a first vertical deflection means 4 comprising the predetermined number of pair of vertical deflection electrodes 13', 13 . . . , held by insulator board 12. Each pair of vertical deflection electrodes comprises an upper electrode 13 and a lower electrode 13' both disposed substantially horizontal and defining a deflection space inbetween disposed before the corresponding horizontal slit 10,
a second vertical beam-focussing electrode 3' substantially similar to the horizontal beam-focussing electrode 6,
a predetermined large number (e.g. 320 for this embodiment) of beam control electrodes 5 consisting of vertical strip electrodes 151, 152 . . . 15320 each having beam-passing slits 14, 14 . . . disposed with uniform pitch,
a horizontal beam-focussing electrode 6 having the predetermined number (e.g. 320 for this embodiment) of vertical slits at positions in front of the slits 14,14 . . . of the beam control electrodes 5, 5 . . . ,
a horizontal deflection means 7 comprising the predetermined number (e.g. 320 for this example) of vertical strip electrodes 18, 18', 18, 18' . . . defining the predetermined number (e.g. 320 for this example) of vertically oblong deflection gaps inbetween,
a beam acceleration means 8 consisting of a set of horizontally disposed electrodes 19, 19 . . . , and finally
a phosphor screen 9, which is ordinarily provided on the inner wall of a front face of the enclosure.
The line cathodes 201, 202 . . . form electron beam source 2, wherein horizontal line cathodes are disposed forming a vertical row, with substantially uniform gaps with each other. In this example, as above-mentioned 15 line cathodes 201, 202 . . . 215 are provided, but only four of them are shown. The line cathodes are made by coating a tungsten wire of, for example, 10-20 μm diameter with known electron emitting cathode oxide. All the line cathodes are heated by feeding current thereto, and selective in-turn taking out of horizontal sheet shaped electron beam from selected one of the line cathode is done by changing a potential of the in-turn selected line cathode to negative with respect to the potential of the focussing electrode 3.
The back electrode 1 serves to suppress emissions of electrons from other line cathodes than the selected one and also expel the electrons from the selected cathode to its front direction. The back electrode 1 may be formed by attaching conductive substance such as conductive paint on the inner wall of the back face of the flat type vacuum enclosure. A flat plane shaped cathode may be used in place of the row of the line electrode 201, 202 . . . .
The first vertical beam-focussing electrode 3 have the slits 10 at the position to face the line cathodes 201, 202 . . . and is impressed with a DC voltage, therefore horizontal sheet shaped electron beam from a selected line cathode is formed. The sheet shaped electron beam is then divided into a large number (e.g. 320 in this example) of narrow electron beams by passing through the second vertical beam focussing electrode 3', the control electrode 5 and horizontal focussing electrode 6. In FIG. 1, only one such narrow electron beam is shown for simplicity. Each slit 10 may have supporting ribs in midway part of the length, or further may consist of a large number (e.g. 320) of openings with very narrow rib parts 301 inbetween.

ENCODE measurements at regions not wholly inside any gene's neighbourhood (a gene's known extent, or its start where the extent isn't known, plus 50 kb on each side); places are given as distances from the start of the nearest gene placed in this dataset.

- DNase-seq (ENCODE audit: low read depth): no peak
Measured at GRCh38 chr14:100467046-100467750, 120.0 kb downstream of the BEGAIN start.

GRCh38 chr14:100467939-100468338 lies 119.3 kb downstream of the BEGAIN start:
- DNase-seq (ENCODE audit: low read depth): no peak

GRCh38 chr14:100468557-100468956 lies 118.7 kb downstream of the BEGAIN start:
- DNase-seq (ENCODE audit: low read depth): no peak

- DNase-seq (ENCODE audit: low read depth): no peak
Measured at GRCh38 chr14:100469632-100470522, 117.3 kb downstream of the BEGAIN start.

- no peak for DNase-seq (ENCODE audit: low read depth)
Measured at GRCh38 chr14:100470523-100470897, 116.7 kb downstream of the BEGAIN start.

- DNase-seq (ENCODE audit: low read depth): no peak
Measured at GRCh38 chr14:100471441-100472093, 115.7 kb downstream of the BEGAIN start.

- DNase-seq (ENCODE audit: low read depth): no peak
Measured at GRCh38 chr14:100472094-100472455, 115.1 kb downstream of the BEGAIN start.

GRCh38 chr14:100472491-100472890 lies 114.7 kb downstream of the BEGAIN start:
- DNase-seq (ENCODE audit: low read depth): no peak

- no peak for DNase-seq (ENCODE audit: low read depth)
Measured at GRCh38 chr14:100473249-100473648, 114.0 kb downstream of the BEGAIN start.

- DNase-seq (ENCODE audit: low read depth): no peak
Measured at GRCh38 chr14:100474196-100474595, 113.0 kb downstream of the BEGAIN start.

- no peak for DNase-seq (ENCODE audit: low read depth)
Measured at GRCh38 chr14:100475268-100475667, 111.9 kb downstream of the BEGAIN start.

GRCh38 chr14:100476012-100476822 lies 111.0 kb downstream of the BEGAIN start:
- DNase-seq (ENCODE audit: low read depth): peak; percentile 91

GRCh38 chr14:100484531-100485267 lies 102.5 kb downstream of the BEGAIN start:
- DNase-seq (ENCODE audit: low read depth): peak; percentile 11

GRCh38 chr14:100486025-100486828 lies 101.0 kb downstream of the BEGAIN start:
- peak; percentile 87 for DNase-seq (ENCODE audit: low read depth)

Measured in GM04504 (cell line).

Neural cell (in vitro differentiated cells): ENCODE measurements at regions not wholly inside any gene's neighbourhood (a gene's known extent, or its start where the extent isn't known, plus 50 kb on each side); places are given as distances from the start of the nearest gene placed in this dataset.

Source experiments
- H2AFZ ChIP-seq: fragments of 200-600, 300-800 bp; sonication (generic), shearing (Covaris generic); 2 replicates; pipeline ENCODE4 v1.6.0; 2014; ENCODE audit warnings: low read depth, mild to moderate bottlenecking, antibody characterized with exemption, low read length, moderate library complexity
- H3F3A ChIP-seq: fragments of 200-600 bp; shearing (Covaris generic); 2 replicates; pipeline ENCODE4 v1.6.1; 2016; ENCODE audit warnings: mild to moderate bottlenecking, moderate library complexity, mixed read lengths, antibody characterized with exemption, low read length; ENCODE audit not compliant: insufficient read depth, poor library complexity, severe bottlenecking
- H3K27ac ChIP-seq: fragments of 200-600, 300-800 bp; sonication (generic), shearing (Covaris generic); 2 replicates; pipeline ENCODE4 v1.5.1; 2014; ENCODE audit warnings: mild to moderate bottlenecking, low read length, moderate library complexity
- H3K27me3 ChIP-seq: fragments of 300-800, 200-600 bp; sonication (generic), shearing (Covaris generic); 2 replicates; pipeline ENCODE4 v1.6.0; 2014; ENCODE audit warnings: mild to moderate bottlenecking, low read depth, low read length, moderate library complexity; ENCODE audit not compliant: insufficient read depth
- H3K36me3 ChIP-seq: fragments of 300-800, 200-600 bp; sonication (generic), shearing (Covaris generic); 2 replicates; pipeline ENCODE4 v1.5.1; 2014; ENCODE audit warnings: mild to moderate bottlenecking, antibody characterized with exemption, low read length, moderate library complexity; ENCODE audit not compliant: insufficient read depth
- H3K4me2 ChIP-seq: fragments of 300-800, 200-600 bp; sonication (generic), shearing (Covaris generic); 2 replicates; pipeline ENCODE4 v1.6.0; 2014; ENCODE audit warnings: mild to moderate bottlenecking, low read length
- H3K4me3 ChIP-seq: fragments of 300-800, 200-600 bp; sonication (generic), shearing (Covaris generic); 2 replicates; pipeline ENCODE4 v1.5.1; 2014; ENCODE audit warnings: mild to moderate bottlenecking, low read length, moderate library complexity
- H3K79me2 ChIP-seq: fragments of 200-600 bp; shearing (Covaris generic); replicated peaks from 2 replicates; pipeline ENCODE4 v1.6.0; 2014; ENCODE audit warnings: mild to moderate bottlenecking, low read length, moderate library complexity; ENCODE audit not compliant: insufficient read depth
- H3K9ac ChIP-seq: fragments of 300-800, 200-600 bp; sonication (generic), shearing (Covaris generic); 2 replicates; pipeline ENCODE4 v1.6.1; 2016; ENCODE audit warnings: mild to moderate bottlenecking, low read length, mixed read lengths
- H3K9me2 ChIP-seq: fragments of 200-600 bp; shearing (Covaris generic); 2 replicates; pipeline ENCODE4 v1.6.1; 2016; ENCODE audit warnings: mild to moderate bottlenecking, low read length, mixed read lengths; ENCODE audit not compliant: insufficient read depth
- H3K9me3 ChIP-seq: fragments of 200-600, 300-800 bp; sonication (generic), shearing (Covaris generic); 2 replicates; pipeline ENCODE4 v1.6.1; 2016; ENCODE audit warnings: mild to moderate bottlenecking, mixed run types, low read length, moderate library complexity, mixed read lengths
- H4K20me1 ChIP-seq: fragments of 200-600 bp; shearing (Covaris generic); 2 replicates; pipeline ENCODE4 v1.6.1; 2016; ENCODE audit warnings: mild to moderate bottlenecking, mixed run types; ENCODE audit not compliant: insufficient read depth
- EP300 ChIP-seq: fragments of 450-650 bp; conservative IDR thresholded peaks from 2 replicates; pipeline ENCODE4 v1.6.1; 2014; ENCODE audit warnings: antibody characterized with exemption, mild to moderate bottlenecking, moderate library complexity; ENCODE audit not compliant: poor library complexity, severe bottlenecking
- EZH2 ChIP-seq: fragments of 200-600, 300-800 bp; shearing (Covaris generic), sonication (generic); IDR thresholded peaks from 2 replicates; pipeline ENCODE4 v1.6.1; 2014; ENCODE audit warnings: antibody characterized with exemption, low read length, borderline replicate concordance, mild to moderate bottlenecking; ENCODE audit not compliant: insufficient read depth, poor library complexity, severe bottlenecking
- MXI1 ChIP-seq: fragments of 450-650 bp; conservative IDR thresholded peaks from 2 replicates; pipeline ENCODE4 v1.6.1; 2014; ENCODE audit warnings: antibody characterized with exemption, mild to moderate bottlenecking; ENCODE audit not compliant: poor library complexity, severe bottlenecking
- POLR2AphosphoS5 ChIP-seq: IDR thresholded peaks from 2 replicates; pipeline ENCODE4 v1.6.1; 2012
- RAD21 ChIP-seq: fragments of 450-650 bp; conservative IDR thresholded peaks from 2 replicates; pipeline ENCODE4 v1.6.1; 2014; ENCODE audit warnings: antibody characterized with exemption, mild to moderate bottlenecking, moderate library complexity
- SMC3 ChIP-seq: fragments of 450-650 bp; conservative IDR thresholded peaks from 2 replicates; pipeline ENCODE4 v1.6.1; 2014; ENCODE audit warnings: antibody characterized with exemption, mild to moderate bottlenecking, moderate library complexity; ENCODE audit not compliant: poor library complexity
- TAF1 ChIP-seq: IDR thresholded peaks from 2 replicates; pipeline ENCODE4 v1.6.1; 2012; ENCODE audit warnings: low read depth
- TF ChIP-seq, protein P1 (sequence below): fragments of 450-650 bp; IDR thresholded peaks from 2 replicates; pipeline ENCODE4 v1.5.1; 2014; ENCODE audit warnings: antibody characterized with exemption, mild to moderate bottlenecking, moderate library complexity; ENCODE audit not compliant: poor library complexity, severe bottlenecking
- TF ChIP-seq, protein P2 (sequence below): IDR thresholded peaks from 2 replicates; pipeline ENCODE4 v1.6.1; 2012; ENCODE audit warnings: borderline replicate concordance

The electrodes 13, 13' of the vertical deflection means 4 are disposed at levels of substantially the centers between vertically neighboring two horizontal slits 10, 10 of the vertical focussing electrode 3, and a lower electrode 13 and an upper electrode 13' are held on both faces (upper and lower faces) of an insulation board 12. A changing voltage (a vertical deflection signal) is impressed across the pair of upper electrode and lower electrode of each pair thereby forming changing electric field for vertical deflection. In this example, as has been elucidated, by impressing the 16-step changing voltage across the pair electrodes, each electron beam is deflected in a manner to have 16 levels. And the same matter takes place in each of 15 vertically divided segments 221, 222, 223 . . . 235 on the phosphor screen. Accordingly, the phosphor screen 9 has 240 horizontal lines in total (16 lines×15 segments=240 lines).
The beam control electrodes 5 comprising 320 strip electrodes 151, 152 . . . 15320 together with the horizontal beam-focussing electrode 6 divide the horizontal sheet shaped electron beam into 320 rod shaped electron beams, and each strip electrodes 151, 152 . . . 15320 of the beam control electrodes 5 control intensities of the rod shaped electron beams responding to the information of the video signal. Therefore, the 320 strip electrodes control information of 320 picture elements on each horizontal line. The 320 beam control electrodes receive 320 control signals respectively and control the 320 rod beams in such a manner as, at one time for red color irradiation, at one time for green color irradiation and at one time for blue color irradiation, in turn. In order to display a color picture on the color phosphor screen with the control signals applied to the beam control electrodes, each picture element comprises three elementary color regions, namely red strip region, green strip region and blue strip region, which are disposed in a horizontal direction.